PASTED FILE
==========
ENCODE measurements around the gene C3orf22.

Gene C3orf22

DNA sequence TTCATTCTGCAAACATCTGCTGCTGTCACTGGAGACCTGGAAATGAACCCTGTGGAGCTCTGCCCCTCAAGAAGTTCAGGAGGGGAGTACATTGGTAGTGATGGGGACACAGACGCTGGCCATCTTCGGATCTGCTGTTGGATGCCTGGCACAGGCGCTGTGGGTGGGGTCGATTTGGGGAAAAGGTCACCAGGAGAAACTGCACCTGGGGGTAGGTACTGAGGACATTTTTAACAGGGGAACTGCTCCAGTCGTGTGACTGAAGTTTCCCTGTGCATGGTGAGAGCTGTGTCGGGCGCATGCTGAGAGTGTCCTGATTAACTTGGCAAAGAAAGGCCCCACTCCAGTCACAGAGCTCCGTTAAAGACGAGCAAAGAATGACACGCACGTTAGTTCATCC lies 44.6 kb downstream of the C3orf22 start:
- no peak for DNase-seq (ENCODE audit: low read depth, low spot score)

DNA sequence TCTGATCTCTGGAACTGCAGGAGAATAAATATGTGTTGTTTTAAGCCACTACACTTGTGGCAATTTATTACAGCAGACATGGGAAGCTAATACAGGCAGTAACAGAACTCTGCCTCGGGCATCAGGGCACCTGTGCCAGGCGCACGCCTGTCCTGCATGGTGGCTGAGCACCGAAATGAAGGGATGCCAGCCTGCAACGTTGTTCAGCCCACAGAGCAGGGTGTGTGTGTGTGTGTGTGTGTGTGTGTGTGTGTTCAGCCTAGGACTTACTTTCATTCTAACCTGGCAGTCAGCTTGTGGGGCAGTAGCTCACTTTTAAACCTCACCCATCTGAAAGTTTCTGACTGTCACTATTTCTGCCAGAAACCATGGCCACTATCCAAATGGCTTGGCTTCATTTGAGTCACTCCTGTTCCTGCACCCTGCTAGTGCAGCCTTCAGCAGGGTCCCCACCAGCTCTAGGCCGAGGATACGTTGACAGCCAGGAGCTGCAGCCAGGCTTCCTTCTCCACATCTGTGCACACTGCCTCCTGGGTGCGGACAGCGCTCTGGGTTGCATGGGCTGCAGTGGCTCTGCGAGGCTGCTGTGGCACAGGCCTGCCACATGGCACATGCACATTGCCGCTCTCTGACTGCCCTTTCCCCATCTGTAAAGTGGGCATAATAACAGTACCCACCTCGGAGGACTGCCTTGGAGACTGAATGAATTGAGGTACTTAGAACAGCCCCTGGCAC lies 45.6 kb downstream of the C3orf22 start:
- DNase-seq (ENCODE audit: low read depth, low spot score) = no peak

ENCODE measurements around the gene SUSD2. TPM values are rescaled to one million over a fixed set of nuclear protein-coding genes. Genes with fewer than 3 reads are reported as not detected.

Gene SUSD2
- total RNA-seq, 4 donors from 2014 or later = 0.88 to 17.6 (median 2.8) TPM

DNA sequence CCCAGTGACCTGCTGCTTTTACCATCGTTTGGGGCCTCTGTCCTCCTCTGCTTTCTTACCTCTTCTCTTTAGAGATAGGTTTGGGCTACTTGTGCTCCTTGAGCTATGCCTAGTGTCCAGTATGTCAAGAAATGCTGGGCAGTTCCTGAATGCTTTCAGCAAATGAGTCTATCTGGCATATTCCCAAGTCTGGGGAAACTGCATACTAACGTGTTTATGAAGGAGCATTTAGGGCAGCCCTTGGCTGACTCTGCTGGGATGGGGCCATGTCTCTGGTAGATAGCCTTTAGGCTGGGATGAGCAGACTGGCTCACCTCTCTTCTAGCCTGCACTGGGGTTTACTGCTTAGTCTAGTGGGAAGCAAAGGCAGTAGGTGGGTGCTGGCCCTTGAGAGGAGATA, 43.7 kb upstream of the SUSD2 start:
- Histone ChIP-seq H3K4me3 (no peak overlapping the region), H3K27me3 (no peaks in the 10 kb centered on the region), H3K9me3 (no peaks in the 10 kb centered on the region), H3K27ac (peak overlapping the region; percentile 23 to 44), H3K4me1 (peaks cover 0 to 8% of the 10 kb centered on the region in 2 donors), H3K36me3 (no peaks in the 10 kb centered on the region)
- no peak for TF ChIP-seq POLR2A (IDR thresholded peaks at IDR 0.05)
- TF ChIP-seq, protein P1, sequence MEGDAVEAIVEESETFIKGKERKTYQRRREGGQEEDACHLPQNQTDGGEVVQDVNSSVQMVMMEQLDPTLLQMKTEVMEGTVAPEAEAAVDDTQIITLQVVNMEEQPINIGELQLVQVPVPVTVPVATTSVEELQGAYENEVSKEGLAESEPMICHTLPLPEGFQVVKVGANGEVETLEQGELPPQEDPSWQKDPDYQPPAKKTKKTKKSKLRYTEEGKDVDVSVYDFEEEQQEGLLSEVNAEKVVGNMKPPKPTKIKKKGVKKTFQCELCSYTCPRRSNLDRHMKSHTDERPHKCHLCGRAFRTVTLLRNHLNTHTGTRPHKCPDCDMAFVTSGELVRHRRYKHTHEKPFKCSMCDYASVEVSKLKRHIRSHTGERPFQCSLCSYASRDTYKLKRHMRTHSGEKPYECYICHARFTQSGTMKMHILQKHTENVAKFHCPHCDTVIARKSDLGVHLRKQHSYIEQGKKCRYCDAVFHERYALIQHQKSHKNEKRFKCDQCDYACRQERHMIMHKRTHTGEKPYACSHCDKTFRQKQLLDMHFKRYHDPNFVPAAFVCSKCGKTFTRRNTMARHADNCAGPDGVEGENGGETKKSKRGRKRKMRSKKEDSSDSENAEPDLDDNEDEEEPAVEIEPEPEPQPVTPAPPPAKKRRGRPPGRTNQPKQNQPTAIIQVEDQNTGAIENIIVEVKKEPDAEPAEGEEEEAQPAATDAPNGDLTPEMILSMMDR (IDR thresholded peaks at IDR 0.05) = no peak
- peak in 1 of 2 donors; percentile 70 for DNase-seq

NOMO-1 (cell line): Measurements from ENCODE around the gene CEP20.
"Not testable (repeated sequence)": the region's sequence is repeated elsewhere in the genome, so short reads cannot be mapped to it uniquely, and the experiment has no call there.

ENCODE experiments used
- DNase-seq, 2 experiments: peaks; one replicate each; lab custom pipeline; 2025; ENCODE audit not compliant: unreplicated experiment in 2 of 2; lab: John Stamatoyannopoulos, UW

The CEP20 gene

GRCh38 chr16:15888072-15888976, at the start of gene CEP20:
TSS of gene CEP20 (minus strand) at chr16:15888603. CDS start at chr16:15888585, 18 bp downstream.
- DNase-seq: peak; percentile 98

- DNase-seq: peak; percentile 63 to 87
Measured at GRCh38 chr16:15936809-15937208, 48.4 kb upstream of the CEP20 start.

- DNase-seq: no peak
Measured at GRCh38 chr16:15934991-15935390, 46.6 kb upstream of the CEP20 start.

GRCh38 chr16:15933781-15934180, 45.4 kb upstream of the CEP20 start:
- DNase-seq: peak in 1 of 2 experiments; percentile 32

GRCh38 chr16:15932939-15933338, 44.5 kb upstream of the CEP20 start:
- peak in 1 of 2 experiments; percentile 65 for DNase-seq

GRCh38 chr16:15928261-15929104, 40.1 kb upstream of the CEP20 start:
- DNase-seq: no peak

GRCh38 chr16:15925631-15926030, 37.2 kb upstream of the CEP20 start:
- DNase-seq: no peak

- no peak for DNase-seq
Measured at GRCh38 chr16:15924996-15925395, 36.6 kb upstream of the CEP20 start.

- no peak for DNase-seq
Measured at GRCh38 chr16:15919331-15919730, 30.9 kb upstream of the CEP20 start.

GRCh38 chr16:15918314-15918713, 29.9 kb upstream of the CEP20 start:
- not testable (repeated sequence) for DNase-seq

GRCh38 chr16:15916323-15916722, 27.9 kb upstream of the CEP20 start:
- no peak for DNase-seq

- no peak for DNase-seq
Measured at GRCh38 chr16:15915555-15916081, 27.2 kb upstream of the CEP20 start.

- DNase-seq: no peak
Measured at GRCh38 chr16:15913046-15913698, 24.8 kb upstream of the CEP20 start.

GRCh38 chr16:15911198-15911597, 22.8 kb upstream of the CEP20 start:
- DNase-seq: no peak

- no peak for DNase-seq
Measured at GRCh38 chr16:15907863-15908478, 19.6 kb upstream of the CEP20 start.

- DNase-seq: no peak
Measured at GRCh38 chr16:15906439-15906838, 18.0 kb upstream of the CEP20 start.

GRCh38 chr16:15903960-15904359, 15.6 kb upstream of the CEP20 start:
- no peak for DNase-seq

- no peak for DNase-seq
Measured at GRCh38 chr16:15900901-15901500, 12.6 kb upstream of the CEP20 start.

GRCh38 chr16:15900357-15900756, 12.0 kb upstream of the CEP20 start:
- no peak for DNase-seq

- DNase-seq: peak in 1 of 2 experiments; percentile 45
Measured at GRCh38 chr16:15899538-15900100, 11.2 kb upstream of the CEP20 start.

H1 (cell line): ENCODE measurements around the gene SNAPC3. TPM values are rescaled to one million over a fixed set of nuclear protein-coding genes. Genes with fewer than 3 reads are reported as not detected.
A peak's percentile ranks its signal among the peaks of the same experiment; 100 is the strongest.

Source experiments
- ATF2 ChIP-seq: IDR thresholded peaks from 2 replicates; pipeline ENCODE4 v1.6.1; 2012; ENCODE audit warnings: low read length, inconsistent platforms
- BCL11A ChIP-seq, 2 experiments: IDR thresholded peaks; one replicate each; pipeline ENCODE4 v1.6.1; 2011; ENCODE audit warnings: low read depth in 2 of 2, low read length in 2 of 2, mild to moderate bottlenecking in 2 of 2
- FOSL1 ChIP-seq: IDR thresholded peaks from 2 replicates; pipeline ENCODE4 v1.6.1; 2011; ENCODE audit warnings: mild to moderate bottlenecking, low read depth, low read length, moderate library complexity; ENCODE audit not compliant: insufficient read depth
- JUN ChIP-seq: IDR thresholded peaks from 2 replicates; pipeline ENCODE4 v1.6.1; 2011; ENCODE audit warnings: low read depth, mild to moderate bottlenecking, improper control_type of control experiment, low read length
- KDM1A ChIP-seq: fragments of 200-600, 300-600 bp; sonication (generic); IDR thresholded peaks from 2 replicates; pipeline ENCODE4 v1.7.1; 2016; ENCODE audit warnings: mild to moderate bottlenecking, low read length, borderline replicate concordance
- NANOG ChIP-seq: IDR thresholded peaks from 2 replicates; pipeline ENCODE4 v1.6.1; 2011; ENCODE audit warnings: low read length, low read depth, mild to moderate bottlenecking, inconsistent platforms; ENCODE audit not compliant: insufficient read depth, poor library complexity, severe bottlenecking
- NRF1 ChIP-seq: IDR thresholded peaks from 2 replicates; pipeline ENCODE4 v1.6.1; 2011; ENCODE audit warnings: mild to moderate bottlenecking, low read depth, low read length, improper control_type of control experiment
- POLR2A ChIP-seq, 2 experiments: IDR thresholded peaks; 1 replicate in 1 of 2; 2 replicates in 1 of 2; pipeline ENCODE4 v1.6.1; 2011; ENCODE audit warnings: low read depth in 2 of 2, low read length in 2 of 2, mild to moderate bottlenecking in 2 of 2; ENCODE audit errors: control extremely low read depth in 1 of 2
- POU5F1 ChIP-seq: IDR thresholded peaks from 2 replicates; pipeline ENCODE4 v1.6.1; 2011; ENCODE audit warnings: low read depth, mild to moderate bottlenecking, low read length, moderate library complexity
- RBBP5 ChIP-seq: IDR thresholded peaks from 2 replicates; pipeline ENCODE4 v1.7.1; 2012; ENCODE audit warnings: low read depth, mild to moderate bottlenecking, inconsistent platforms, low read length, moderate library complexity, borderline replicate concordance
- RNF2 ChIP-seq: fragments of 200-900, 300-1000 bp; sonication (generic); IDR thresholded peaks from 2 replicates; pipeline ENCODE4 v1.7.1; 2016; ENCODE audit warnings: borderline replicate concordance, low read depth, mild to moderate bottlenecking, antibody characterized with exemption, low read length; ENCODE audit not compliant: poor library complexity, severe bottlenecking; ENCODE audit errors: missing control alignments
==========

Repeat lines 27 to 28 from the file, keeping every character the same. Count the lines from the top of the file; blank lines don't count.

GRCh38 chr16:15933781-15934180, 45.4 kb upstream of the CEP20 start:
- DNase-seq: peak in 1 of 2 experiments; percentile 32